Following Lists

The Twitter Lists Feature is a Game Changer

Guest blogger Brian Ahier is a City Councilor in The Dalles, Oregon, and he works in Information Systems at Mid-Columbia Medical Center. He is passionate about healthcare reform, government 2.0 and health IT.

One of the interesting things about the new Lists feature is the expansion of the asymmetrical nature of relationships on Twitter. I use Twitter Lists to control the flow of the fire hose of my data streams into manageable list streams. But another important aspect is the ability to create lists composed of accounts I don’t follow. This is radically changing relationships and the way we build communities on Twitter.

As Mark Drapeau pointed out it will become more important which lists you are on than who is following you. You could actually follow no one at all and have lists for each group of accounts you want to follow. You can create listreams to follow rather than following individual people. This is also going to add a new dimension to some of the social aspects of twitter. People will share lists, recommend lists, and get bent out of shape when they are not included on certain lists.

But you don’t have to go out and find all the accounts to create great lists. You can subscribe to lists created by Twitter superstars such as Robert Scoble’s fascinating lists, Tim O’Reilly’s great resources, or Muck Rack’s list of journalists lists. A new service called Listorious will point you to some useful lists to follow. I have created some lists and my best so far contains most of the Twitter healthcare community. Companies will create lists of employees like the Twitter employees list and you can follow their tweets without having to follow every employee.

Twitter Lists also eventually means the death of the Suggested User List. At the Web 2.0 Summit Tim O’Reilly asked Ev Williams if it wasn’t time to move past SUL. Tim admitted that he has benefited from being on the list, but implied that it did not reflect actual authority and suggested it may be time for it to die. Ev Williams said, “It has been time to retire suggested user lists for a while… once we get lists rolled out we can retire the Suggested User List and make that, as we like to say, much more Twittery and democratic.” Since you can follow other people’s lists, others can follow yours, and you do not have to actually follow an account on your list, Twitter Lists is a game changer.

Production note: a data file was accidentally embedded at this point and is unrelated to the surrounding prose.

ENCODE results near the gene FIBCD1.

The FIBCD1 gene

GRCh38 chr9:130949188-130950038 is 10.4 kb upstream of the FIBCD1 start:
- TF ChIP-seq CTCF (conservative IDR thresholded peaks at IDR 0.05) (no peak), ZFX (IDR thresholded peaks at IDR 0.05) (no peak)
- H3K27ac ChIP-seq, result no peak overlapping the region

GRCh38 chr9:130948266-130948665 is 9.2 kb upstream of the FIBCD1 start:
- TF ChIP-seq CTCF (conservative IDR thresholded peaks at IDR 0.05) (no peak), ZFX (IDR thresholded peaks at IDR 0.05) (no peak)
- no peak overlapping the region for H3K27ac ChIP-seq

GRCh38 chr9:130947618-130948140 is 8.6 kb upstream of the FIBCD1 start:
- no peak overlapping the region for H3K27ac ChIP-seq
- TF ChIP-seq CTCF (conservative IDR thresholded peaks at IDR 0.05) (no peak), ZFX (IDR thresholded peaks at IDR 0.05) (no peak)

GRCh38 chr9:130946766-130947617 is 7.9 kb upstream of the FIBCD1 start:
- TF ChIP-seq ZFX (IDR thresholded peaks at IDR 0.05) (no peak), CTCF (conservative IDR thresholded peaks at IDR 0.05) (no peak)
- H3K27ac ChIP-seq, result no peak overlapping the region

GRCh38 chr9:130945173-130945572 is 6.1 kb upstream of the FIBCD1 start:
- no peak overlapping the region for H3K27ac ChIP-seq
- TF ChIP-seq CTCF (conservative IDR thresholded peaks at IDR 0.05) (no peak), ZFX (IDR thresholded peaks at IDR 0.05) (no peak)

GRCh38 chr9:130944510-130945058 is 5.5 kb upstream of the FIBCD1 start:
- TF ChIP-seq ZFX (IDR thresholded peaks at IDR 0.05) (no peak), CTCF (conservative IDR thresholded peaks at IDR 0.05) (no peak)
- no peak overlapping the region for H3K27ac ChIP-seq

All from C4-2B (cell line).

tags: ,
  • I the way how the new Twitter Lists work and change the wohle follow game :)

  • BMoreKarl

    So wait, if I follow someone’s list, like @jboitnott/social-media am I not following the individuals in those lists by default?

  • Good thoughts Brian. I agree that lists can make twitter more efficient and effective. A very smart friend of mine blogged about why twitter is transformational here: and I think lists just enhance the transformations that Nick describes. Is there a point at which this can get to efficient and we loose the personality, and one-to-one benefit of twitter? I think we have to be careful about how much stock we put in lists as opposed to people.

  • Karl – that is correct, following a list does not affect your follower count…

    Ryan – I agree that personal interaction is very important. Lists will not replace following individuals for me, but only enhance my ability to follow large groups. It will be interesting to see the third party apps that are built around lists and the capabilities they may provide. I could see some possibilities for combining a list with hashtags…

  • Bernhard Schulte

    I was one of the chosen few to test lists and I am still totally underwhelmed.

    You can’t attach meta-data to them at creation time – as opposed to identica’s groups which you can tag – hence it’s all about perceived values such as “most listed”, “listed by whome” etc. Just one more bizaare of vanities.

    Twitter threw away a great opportunity and the ball has been picked up by 3rd parties like Listorious.

    So, nothing new here – let’s move on.